An Alice Girl by Tanya Heaslip

‘Who will I be, if I’m not here, on this land, under these skies?’

This is Tanya Heaslip’s memoir of childhood, about growing up in Australia’s remote outback during the 1960s and 1970s. Tanya was the eldest of Grant and Janice Heaslip’s four children, and with her siblings M’Lis, Brett and Benny, grew up on remote cattle stations in the Northern Territory. This memoir ends when Tanya went to boarding school aged 12.

The Heaslips were hardworking pioneers who developed Bond Springs Station in an environment where water is scarce, the temperature can exceed 45 degrees Celsius in summer, and everything from visiting neighbours to obtaining supplies requires considerable travel.

The children grew up with schooling provided by governesses and through The School of the Air. Tanya loved her lessons (except for maths) and schooling was often fitted around the demands of the cattle station. Janice ran the household, keeping family and stockmen fed, while Grant managed the property.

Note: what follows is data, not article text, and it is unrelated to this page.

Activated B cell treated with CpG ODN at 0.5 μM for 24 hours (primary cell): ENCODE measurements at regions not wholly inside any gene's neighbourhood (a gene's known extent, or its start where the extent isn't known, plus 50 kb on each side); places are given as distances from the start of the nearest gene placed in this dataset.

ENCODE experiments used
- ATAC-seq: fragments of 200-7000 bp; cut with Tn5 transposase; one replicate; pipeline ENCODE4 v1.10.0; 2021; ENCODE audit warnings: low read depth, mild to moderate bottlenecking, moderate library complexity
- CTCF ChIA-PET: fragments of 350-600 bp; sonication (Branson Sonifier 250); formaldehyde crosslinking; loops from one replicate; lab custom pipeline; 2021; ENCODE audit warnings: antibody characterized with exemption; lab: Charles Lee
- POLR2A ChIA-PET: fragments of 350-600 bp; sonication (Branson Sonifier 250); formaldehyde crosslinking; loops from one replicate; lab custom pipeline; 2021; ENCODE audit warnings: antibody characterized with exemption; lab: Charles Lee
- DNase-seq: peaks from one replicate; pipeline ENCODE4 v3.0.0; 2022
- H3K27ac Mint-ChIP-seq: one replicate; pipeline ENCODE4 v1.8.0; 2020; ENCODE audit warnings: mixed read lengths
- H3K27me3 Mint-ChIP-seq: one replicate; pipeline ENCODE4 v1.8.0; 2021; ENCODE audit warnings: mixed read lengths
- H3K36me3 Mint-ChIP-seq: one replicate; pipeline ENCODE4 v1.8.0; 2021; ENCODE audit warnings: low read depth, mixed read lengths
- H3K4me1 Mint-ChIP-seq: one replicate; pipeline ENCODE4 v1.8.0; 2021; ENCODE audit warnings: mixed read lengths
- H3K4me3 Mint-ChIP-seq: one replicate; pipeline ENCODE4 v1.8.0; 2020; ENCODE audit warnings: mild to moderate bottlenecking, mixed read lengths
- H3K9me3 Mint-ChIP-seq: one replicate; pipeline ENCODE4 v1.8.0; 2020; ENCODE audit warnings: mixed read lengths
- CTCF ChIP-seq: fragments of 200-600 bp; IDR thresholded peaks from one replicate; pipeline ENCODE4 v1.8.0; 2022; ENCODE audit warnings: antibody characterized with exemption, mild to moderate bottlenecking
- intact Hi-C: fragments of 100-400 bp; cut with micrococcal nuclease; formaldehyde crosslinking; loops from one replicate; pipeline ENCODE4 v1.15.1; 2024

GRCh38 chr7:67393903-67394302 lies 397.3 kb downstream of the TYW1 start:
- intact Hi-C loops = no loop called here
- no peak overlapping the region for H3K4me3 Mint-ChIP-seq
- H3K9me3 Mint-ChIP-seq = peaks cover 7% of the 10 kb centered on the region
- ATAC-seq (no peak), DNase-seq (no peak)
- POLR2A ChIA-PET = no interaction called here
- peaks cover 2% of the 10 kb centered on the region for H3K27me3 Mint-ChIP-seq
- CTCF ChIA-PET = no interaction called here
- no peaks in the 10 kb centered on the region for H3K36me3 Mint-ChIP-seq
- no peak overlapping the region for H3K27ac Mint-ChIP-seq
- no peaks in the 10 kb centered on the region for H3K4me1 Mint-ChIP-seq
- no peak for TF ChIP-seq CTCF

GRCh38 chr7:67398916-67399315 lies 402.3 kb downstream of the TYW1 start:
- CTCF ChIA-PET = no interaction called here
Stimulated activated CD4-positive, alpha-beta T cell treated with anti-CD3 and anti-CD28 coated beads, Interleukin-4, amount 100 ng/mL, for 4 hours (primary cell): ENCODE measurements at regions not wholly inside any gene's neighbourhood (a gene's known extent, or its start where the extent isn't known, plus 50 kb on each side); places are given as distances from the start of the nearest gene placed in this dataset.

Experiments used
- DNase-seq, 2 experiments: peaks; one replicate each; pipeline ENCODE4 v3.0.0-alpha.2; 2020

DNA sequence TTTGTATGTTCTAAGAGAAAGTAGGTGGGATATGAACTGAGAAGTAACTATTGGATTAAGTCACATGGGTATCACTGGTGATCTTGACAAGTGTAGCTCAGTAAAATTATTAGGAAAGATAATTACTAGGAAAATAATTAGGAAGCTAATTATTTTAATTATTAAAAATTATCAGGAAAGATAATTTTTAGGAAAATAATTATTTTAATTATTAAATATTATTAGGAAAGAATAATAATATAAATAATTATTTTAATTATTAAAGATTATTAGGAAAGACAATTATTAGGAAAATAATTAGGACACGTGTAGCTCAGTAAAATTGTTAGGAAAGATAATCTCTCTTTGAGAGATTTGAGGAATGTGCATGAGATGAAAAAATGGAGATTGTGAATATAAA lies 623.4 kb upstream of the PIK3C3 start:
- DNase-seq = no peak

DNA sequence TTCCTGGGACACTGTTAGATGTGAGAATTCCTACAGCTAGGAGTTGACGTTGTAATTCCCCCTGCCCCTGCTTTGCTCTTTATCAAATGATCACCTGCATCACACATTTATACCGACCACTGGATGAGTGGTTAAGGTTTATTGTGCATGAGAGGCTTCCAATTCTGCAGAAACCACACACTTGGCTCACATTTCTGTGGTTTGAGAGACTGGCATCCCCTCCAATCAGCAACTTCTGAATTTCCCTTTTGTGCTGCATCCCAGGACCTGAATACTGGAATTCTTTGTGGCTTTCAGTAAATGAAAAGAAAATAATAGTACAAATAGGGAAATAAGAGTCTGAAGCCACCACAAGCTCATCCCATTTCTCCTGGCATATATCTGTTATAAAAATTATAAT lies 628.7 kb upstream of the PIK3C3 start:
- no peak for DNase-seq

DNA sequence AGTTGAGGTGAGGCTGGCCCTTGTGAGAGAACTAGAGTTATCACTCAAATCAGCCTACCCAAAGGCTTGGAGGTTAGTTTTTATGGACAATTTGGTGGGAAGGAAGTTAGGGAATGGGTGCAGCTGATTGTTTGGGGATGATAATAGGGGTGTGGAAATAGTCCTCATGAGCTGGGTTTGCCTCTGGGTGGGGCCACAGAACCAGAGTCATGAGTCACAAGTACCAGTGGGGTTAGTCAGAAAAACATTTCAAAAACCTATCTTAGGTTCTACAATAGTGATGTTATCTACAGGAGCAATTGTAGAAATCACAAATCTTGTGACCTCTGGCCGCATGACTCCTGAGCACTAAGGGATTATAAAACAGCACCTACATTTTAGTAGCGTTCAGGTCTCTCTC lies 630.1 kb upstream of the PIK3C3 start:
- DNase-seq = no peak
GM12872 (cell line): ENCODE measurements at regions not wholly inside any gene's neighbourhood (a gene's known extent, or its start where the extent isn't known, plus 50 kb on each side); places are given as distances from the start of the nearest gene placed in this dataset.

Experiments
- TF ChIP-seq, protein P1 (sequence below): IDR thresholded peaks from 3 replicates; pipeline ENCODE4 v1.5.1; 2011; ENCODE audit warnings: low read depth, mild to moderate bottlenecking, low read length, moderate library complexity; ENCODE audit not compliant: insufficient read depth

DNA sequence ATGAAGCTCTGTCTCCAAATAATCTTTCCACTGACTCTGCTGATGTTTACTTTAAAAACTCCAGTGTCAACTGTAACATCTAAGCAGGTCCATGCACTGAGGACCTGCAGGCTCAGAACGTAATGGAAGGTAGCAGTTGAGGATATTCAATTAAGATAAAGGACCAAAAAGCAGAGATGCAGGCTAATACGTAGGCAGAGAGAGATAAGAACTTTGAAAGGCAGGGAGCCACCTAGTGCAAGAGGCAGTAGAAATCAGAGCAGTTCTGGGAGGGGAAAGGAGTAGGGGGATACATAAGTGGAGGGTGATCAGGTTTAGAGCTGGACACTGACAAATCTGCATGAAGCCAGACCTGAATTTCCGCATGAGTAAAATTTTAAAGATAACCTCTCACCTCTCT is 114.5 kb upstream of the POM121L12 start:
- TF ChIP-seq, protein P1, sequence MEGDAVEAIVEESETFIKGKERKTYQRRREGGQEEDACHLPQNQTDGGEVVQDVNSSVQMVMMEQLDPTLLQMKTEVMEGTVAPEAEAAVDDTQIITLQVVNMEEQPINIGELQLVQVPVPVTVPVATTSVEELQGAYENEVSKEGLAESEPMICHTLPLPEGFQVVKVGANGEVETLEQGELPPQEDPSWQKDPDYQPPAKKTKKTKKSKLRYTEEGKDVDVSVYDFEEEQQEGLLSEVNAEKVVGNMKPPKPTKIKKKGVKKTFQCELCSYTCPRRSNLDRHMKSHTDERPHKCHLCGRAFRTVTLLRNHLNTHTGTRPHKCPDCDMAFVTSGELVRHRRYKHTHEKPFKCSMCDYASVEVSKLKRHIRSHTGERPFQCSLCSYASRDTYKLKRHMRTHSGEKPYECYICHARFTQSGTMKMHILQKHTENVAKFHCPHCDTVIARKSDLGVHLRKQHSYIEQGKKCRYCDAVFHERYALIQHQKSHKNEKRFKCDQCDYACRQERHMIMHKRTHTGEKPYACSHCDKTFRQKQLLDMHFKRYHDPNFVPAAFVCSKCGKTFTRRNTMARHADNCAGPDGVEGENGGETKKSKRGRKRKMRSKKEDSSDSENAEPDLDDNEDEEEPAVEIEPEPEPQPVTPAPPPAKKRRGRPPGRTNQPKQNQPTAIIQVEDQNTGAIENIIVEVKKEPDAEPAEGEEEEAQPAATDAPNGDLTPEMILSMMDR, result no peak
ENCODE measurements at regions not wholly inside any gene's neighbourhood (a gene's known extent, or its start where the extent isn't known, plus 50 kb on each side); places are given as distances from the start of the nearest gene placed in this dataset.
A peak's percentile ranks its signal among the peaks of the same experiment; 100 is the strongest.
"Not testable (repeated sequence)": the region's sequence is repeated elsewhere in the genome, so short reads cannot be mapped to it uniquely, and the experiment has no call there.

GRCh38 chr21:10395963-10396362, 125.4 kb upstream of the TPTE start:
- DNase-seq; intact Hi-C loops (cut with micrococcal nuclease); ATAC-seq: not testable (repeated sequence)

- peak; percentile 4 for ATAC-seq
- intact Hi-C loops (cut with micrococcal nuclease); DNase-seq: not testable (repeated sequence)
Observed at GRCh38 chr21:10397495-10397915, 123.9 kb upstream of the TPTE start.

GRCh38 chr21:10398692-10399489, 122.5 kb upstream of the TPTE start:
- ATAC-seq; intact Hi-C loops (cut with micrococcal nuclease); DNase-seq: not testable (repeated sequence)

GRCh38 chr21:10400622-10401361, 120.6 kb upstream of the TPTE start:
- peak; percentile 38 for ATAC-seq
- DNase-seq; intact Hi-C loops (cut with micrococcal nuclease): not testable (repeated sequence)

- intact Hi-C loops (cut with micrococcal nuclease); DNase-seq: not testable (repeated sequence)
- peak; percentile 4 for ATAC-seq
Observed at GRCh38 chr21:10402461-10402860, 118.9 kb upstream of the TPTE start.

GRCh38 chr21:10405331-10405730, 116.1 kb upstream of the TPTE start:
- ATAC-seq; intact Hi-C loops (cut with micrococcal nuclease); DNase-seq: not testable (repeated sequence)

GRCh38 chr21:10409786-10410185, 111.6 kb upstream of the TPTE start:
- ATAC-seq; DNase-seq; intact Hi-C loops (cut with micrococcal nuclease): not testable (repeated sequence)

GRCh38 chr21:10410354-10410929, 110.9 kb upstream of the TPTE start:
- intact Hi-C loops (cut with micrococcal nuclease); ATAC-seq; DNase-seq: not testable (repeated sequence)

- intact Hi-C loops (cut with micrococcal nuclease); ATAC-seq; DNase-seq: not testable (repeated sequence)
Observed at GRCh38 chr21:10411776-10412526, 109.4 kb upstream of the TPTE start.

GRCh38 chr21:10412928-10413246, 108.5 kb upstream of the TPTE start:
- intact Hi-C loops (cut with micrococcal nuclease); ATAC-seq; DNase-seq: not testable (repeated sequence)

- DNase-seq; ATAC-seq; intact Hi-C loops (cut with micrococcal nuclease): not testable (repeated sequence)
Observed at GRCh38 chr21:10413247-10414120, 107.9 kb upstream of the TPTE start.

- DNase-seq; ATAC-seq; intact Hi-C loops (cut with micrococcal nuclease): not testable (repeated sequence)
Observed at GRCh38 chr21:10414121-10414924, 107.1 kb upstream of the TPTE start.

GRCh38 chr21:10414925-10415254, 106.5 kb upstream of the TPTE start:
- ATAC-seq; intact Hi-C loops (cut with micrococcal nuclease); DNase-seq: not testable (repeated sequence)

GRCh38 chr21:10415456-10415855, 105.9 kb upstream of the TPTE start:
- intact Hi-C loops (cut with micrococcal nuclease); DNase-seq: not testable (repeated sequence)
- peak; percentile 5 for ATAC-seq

For me, as a city dweller who needs green spaces and access to rivers and the ocean, living in Australia’s hot interior is almost unimaginable. I admire those who do and enjoyed reading Tanya’s memories of growing up. The children grew up together, playing, looking out for each other, and helping their father with the cattle droving and mustering.

I learned more about The School of the Air, and of Adelaide Miethke’s role in its establishment. I read about the challenges involved in remote learning and the shyness of children who rarely saw anyone outside their own family. I finished the book full of admiration for Janice and Grant Heaslip, and keen to find out what happened next in Tanya’s life.

‘I will go away and live in the other places I’ve read about in my beloved books. I will do exciting things. Then, one day, I will write about this life and the land, so it’s always with me forever.’

Highly recommended.

Jennifer Cameron-Smith